Large Rabbit Breeds
9 to 11 pounds
Giant Rabbit Breeds
11+ pounds
  • American Fuzzy Lop*
  • Britannia Petite
  • Dutch*
  • Dwarf Hotot*
  • Florida White*
  • Havana
  • Himalayan
  • Holland Lop*
  • Jersey Wooly*
  • Mini Lop*
  • Mini Rex*
  • Netherland Dwarf (smallest rabbit breed)*
  • Polish
  • Silver
  • Tan
  • American Sable
  • Belgian hare
  • English Angora
  • English Spot
  • French Angora
  • Harlequin
  • Lilac
  • Redrhinelander
  • Satin Angora*
  • Silver marten
  • Standard Chinchill
  • American
  • American Chinchilla
  • Beveren
  • Californian
  • Champagne d' Argent
  • Cinnamon
  • Creme d Argent
  • English Lop
  • Giant Angora
  • Hotot
  • New Zealand*
  • Palomino
  • Satin*
  • Silver Fox
  • Checkered Giant
  • Felmish Giant
  • French Lop
  • Giant Chinchilla

* Most popular pet rabbit breeds

satin pet rabbit
Satin Pet Rabbit
Source: Washington State University

Pet Rabbit Cages

Often when people picture a pet rabbit, they envision a small wire cage with a happy little bunny inside of it. Most people do not realize that small cages are not appropriate housing for a rabbit. Think about the rabbits that you see in your yard. When they are not eating, they are hopping about and darting back and forth. Rabbits require room to run around and a rabbit that is cooped up in a cage will not be a happy one. Most rabbit owners train their rabbit to use a litter box and actually allow their rabbits the run of the house under supervision and gate off a room or several rooms for the rabbit to live in. The rooms that are dedicated to the rabbit must be rabbit-proofed as well. Rabbits will chew on almost anything they can, including electrical wires and wooden furniture, so it’s important to remove these things from the rabbit’s area.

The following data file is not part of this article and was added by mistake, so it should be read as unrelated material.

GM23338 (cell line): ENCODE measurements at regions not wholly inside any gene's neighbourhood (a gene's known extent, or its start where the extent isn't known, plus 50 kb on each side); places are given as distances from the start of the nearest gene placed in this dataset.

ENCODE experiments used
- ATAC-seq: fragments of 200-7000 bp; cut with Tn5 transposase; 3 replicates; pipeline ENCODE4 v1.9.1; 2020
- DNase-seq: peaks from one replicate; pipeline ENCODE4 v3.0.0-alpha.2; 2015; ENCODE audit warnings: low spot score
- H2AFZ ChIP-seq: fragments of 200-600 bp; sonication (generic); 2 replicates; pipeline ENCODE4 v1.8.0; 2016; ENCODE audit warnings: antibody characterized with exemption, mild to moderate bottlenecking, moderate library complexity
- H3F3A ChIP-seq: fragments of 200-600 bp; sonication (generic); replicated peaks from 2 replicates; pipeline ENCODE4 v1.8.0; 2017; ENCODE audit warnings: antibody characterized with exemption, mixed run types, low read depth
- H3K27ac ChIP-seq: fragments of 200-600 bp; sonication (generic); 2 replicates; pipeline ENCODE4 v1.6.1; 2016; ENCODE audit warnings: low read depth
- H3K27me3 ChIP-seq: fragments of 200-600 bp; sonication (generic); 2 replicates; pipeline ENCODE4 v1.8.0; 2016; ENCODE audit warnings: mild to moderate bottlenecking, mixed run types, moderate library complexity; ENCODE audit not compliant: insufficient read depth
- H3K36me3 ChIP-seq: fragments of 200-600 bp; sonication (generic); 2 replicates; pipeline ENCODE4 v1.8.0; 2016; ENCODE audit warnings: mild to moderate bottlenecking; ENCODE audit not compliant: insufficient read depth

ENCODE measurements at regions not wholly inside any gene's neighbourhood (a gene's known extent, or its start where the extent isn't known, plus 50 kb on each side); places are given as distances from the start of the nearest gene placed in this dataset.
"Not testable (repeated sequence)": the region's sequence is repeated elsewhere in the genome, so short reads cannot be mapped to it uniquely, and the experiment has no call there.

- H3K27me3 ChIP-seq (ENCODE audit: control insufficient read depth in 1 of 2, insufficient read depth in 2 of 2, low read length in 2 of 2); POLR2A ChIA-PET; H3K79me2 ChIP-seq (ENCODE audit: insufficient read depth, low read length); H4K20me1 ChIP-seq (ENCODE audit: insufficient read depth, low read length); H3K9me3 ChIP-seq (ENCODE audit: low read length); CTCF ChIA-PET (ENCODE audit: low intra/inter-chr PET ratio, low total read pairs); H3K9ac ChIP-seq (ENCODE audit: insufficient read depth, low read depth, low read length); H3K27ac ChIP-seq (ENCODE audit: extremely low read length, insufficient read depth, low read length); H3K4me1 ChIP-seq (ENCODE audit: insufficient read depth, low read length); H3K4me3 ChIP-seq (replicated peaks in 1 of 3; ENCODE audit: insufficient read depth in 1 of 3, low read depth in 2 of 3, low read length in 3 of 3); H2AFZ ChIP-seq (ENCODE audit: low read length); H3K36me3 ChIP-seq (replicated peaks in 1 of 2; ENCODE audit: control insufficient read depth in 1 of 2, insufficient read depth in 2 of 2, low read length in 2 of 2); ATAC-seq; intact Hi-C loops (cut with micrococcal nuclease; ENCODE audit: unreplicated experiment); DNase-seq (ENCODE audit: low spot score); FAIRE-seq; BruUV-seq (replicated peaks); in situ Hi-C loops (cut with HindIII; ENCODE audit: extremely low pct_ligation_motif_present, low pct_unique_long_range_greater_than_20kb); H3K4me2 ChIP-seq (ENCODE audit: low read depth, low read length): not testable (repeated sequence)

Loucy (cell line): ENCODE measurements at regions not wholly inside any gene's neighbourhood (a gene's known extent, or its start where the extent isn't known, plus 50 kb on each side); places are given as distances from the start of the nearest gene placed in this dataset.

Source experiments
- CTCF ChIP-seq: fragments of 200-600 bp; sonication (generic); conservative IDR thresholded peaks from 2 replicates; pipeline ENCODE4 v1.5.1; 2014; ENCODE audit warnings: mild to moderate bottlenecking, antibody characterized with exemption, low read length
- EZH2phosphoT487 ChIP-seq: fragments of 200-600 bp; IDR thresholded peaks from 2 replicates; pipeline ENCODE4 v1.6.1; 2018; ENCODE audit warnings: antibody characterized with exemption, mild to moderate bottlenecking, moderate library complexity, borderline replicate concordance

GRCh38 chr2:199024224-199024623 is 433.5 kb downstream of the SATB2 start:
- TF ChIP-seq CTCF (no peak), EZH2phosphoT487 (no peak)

The height has to at least be as tall as the rabbit standing on the back or hind legs. Rabbits need an area for privacy or to hide.  They also enjoy rabbit toys.

Rabbit Pet Diet

Rabbits also require a special diet, with a constant supply of quality grass hay, such as timothy hay. Most rabbit owners will also supply a pelleted rabbit food, available at major pet stores, and a daily supply of fresh leafy greens, such as kale and romaine lettuce.

Rabbit Health

Lastly, rabbits require regular veterinary care. A pet rabbit should see a veterinarian at least once per year for a physical examination. Rabbits that are spayed and neutered can live a longer life. Many will also require trimming of their teeth. Chew toys can help to keep the teeth from over growing. You should choose a veterinarian who has a special interest in rabbit medicine, as many veterinarians do not routinely see rabbits. In the U.S. rabbits do not require vaccinations. 

Have a Rabbit Health or Care Question for our Vet? We Will Answer it for Free!

Do you need some rabbit care advice? Just ask a question and our Vet will answer it as soon as possible.

If your question is medical or behavior related, please include information such as species, age, diet, habitat and anything related to the medical history of your rabbit.

Please upload a picture of your rabbit, especially if you believe it will help the Veterinarian. This is often the case when you are concerned with a rabbit skin disease or coat problem. Please know that we receive many questions and answer them on a first come, first served basis. If you need an immediate response, we suggest you use this online veterinary service that is available now to answer your questions.